Chapter Four - Gwalior and surroundings
Gwalior was a nice place to spend some time. The Mohammed Gaus and Tansen tombs were interesting, but the buildings inside the fort's walls were really impressive, especially the Sas Bahu temples of which the first was really baffling. With views all over Gwalior (you can see the Gaus tomb very good from here) this made a great place for a picnic, something on which a couple of Indian families seemed to agree with me. The Teli Ka Mandir was great from the outside (especially due to its height), but was a bit of a disappointment on the inside. The Man Singh Palace's exterior made the most photogenic spot in the fort.
From Gwalior I went to Shivpuri. The chhatris are really mind-blowing, on the outside as well inside. There's a small entry fee being asked, but what's more important, the chhatris close at 12 noon, only to re-open at 4 or 5 PM. If you have the time (like me) it's nice to go in the morning as well as in the evening. At night the monuments are very beautifully illuminated. I spoke to someone who told me that this is not standard procedure. There has to be paid for the light and "a rich family" had done so. Price for having the lights on was Rs 25. At night there are often (I heard) people making music and singing inside the chhatris. It's nice then to sit down for a while, listen and just suck up the atmosphere. Great ! In the mother chhatri ask some official to lift the white sheet or carpet (or whatever you call it) for you on the side of the shrine. Under there is a 10 meter long snake skin.
In Shivpuri I also went to the Madhav National Park (entry : Rs 10), but I found it a disappointment. There wasn't much to see and I felt very lucky to see a wildcat, some vultures and a nilgai (a type of large antelope), just to give me a break from boredom. In a special enclosure some tigers are contained. Supposedly they can wander around in there at will, but when I was there they were kept in zoo-style, meaning that you get a very up-close look but there's no sense of the wild anymore at all.
A nice viewpoint in the park is from King George's Castle. This architecturally unusual castle is built on the highest point of the park by a Maharaja for King George the Fifth's visit. He stayed there exactly one night. After that the building has been mostly abandoned. It would make a great place to stay, but you can't. Inside is a small exhibition about the National Park, if you can still make out something under the dust. The reason to come here are the magnificent views from the roof (for which you also have to climb on a small ladder). The lakes are very beautiful from here. If you bring your own food, this can be a great picnic spot. Tea is available : an old woman sells cups for Rs 3.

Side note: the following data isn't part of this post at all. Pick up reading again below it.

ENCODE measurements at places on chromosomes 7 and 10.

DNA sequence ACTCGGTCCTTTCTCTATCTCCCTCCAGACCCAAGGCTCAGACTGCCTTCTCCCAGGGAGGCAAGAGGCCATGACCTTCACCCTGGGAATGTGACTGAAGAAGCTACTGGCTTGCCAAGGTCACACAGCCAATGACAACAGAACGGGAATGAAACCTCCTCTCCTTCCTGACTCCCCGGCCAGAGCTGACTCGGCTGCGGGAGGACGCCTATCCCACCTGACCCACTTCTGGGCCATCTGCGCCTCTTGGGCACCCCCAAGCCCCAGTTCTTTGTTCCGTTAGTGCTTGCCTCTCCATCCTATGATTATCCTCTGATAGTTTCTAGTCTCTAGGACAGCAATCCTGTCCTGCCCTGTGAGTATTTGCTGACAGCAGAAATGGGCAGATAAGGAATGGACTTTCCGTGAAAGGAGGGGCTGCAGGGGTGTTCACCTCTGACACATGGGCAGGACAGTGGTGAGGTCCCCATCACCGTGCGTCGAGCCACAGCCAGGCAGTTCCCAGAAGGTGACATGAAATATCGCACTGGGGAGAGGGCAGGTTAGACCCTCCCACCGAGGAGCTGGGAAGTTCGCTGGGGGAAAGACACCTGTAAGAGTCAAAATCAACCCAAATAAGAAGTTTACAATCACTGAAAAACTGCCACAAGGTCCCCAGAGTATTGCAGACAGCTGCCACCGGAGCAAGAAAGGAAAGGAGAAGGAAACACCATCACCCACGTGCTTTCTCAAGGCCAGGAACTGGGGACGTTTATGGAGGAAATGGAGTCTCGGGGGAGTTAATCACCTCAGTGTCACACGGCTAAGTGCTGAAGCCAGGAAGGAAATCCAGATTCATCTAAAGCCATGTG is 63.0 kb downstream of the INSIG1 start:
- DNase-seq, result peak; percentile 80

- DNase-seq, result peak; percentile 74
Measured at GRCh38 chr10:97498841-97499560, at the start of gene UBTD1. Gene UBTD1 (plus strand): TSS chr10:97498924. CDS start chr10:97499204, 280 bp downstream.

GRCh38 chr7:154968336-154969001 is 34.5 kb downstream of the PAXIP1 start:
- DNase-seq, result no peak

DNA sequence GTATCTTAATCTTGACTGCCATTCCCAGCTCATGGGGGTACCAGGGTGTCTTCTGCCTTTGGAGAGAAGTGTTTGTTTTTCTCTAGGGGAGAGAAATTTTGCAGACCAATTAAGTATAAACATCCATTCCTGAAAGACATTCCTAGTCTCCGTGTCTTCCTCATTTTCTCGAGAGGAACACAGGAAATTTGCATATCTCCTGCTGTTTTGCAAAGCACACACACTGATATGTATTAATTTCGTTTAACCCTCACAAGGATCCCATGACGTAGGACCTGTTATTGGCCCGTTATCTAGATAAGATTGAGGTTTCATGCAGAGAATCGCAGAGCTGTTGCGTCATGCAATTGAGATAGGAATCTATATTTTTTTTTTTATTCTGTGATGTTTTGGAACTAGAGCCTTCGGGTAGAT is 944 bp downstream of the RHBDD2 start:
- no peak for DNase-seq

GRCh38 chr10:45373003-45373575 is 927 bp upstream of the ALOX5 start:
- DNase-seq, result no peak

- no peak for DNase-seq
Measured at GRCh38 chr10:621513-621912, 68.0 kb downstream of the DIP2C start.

If you want to stay in Shivpuri and are planning to visit the park, then you can stay very nearby at the old boat club (founded in 1923) which isn't a boat club anymore, but a place to accommodate visitors. You can stay there in a (rather ?) basic room for about Rs 100-120. There are seven rooms. Better is to go to the Tourist Village which has really excellent, comfortable cottages. A single (which actually is a whole cottage) without air-con cost me only Rs 275 (plus 10% luxury tax). This was the best price/quality deal of my whole trip. The room was spotlessly clean. There was a sitting corner and a good bathroom with hot water shower. Mosquito coils were lit for me. The whole staff is very friendly and helpful. There's also a good enough restaurant. At the reception several postcards and leaflets were available for a few rupees. The people are informative.
If you travel from Shivpuri by road to Jhansi, you can make a stop on the bridge over river Sind. There are good views. Another bridge to spend a few minutes is over the Mahuar river. From there you can see Karera Fort which looks impressive enough. There are also people bathing, swimming and doing laundry in the river.
Jhansi itself was a disappointment for sight-seeing, as I had expected after reading about it. Sight-seeing here is definitely only to be done to kill the time if you're waiting for transport. The Rani Mahal's museum collection was so exciting that even the insects seemed to had died of boredom. At least the entrance price is right : it's free. Jhansi fort was good for a walk around, but the views were not that great. Down the walls on one side, the history of the fort is shown in a display of life-size metal dolls, including the Rani of Jhansi leaping of the walls with her horse and charging against the British with her adopted child on the back. It's very simply done (though nicely), but it gives an idea of what happened here. You'll need somebody to translate the signs for you as they're only in Hindi. Entry to the fort is 25 paise.